European Chamber Survey on the US-China Trade War Finds More Companies Making Difficult Strategic Changes to Adapt to the Indefinite Nature of the Tensions Go back »

2019-10-10 | All chapters

European Chamber Survey on the US-China Trade War Finds More Companies Making Difficult Strategic Changes to Adapt to the Indefinite Nature of the Tensions

Summary of findings

  • Roughly one in four respondents import supplies/goods from the United States (US) that are affected by the tariffs, with 19 per cent of total respondents saying prices have gone up and 5 per cent stating that prices have remained stable. 
  • Nevertheless, the number of affected European companies in China that raised prices dropped, with nearly 60 per cent saying they would keep prices the same. 44 per cent of affected companies changed suppliers and others redirected their global production around the US-China ‘border’. 
  • The share of respondents exporting goods to the US that are hit by American tariffs climbed to 35 per cent, but a strong majority are keeping their prices the same.
  • Most respondents are still monitoring the situation, but others have taken more drastic steps, with 3 and 8 per cent moving relevant production out of the US and China respectively, while 6 per cent increased investment in China, chiefly to onshore supply chains and in order to negate the tariff risk.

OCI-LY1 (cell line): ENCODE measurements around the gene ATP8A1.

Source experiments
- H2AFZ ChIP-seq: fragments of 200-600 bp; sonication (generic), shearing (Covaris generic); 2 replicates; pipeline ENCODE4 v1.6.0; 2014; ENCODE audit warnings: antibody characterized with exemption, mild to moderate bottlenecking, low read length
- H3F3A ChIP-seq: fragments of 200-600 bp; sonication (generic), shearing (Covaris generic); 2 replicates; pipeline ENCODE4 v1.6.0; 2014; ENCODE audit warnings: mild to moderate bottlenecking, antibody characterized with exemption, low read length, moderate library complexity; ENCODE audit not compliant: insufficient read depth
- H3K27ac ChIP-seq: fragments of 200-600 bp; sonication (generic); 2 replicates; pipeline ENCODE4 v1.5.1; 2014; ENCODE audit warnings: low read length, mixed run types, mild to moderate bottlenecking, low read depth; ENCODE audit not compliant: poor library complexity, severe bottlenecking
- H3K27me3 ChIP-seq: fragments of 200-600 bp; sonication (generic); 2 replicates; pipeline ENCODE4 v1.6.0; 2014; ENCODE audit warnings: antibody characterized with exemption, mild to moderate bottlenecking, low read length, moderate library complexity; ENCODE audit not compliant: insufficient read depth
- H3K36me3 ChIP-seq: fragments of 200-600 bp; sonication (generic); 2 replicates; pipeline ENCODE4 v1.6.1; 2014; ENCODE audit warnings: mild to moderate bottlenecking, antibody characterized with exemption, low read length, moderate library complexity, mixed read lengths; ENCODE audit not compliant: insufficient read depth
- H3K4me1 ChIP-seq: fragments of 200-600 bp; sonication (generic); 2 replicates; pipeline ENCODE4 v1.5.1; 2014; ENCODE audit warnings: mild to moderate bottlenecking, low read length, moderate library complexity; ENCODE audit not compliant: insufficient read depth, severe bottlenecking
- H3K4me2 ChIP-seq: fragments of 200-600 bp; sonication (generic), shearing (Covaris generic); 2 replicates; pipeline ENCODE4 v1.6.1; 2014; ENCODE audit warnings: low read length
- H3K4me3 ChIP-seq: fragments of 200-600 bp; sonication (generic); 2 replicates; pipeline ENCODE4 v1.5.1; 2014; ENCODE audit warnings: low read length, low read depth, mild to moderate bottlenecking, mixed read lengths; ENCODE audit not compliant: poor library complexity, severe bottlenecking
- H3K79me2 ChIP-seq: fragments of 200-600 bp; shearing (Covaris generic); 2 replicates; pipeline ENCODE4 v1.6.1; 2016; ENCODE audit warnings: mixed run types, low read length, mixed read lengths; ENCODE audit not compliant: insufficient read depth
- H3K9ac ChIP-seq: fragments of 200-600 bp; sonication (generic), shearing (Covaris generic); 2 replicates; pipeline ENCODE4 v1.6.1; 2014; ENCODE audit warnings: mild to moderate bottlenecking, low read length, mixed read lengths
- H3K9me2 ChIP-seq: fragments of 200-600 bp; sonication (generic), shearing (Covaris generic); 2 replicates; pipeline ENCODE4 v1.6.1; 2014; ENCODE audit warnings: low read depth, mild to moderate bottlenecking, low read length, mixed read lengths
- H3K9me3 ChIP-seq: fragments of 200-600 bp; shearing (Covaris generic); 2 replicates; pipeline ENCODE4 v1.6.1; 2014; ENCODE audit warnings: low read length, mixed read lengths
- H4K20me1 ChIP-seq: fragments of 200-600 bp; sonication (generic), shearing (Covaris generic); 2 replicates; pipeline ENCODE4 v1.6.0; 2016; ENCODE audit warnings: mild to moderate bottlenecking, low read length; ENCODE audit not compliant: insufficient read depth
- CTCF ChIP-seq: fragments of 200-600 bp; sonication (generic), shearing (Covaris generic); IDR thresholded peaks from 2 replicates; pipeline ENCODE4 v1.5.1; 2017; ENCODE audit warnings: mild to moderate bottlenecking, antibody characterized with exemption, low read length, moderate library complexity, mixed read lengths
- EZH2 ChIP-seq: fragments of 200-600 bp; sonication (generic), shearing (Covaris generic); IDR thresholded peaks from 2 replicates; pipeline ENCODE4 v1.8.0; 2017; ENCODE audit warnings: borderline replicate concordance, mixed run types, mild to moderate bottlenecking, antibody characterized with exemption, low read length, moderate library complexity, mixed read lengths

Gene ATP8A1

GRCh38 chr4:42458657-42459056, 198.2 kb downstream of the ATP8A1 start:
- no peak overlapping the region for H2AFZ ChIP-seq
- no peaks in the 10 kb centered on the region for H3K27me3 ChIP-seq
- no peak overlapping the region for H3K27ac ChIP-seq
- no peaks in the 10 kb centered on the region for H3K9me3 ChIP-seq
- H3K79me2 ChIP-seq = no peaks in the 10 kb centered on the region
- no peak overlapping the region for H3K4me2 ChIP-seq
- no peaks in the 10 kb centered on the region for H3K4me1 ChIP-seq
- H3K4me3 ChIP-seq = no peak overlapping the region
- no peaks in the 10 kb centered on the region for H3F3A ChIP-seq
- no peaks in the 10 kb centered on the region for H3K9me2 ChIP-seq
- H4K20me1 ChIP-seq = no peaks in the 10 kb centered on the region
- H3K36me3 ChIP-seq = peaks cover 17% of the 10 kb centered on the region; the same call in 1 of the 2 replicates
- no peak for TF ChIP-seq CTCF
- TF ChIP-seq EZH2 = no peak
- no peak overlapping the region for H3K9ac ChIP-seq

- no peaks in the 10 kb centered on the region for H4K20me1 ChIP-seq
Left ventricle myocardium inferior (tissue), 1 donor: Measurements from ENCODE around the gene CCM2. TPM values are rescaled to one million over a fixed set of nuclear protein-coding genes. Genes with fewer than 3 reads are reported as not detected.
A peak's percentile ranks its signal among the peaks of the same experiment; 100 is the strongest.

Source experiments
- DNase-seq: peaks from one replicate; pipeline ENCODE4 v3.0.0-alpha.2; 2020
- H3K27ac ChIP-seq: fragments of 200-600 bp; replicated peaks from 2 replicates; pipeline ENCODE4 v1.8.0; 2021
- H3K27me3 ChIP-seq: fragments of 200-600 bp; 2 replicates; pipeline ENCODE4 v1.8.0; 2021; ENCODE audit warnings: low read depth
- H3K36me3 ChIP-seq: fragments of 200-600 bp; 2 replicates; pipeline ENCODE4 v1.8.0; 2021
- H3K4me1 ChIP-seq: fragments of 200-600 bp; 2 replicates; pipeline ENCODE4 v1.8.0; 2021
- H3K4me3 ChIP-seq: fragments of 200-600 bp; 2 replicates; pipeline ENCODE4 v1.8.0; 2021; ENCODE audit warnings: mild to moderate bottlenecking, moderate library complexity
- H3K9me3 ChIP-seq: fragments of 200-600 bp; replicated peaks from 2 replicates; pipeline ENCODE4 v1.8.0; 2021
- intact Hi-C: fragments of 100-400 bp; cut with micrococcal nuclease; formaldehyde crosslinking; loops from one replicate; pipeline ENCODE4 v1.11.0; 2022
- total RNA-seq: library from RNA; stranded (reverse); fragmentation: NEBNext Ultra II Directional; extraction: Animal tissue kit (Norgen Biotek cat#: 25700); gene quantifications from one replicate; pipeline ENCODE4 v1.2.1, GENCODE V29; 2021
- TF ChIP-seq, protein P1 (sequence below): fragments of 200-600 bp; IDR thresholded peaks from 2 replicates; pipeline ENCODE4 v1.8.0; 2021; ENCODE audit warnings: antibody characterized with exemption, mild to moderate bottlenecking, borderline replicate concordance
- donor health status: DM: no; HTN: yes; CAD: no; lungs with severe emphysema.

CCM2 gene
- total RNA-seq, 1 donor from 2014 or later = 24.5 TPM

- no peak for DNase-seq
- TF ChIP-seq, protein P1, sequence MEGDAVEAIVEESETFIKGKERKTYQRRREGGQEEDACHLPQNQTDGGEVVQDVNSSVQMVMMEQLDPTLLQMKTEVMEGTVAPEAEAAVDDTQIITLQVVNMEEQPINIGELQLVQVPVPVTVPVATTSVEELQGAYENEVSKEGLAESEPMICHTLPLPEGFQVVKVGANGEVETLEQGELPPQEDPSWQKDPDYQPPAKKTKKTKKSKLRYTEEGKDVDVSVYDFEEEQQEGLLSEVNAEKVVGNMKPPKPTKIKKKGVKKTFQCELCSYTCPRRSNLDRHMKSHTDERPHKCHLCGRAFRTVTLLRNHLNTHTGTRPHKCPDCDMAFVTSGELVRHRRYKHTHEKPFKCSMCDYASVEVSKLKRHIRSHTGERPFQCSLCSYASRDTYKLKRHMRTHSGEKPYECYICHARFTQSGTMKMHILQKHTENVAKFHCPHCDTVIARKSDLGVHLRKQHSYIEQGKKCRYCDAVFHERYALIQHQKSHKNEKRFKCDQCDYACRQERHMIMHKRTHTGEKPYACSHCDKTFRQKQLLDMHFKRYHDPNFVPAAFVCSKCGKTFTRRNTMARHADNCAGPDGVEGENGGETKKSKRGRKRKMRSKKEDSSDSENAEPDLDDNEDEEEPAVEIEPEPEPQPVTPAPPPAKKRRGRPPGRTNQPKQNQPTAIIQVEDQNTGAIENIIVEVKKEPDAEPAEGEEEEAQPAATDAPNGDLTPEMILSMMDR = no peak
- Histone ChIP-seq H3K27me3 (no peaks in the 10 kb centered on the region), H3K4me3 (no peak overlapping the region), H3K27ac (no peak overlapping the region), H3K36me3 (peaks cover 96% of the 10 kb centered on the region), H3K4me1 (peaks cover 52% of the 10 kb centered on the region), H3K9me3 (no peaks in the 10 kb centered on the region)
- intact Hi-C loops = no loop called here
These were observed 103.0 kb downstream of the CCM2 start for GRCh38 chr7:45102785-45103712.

• However, 15 per cent indicated that they have delayed investment/expansion in China  
Many European firms have managed to mitigate the worst effects of the US-China trade war by adapting their strategies and supply chains to circumvent the US-China trade ‘border’ and avoid the heavy and broad-reaching tariffs imposed by the two sides. Some companies have successfully leveraged either their own global operations or highly diverse supply chains across other markets to shift production accordingly to dodge the tariffs entirely. Other companies that cannot make such changes have taken advantage of the high-quality reputation enjoyed by European brands that are not easily replaced, meaning they can often pass along costs without sacrificing much market share. Nevertheless, European companies in China continue to experience significant challenges brought on by the US-China trade war, with many seeing supply chains disrupted and others being forced to raise prices on goods sold both in China and the US.
The European Union Chamber of Commerce in China continues to agree with the US’ frustrations over the structural issues in China’s economy, but disagrees with the application of tariffs as a means of resolution. The European Chamber believes leaders in both the US and China should instead engage in good faith negotiations to end the trade war and meaningfully advance China’s reform agenda. 
“China needs timely and wide-ranging reforms, and the right amount of strategic pressure can help move things in the right direction, but there doesn’t appear to be anything strategic about the ongoing application of tariffs,” said Jörg Wuttke, president of the European Chamber. “In contrast, the EU has just concluded yet another free trade agreement (FTA), this time with the Mercosur Bloc in South America. We need something similar in China, and it is disappointing to note the limitedprogress in the talks on the EU-China Comprehensive Agreement on Investment, all while the EU concludes one FTA after the other.”
To access the complete survey and the European Chamber’s analysis, please download here:

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Yichi Zhang

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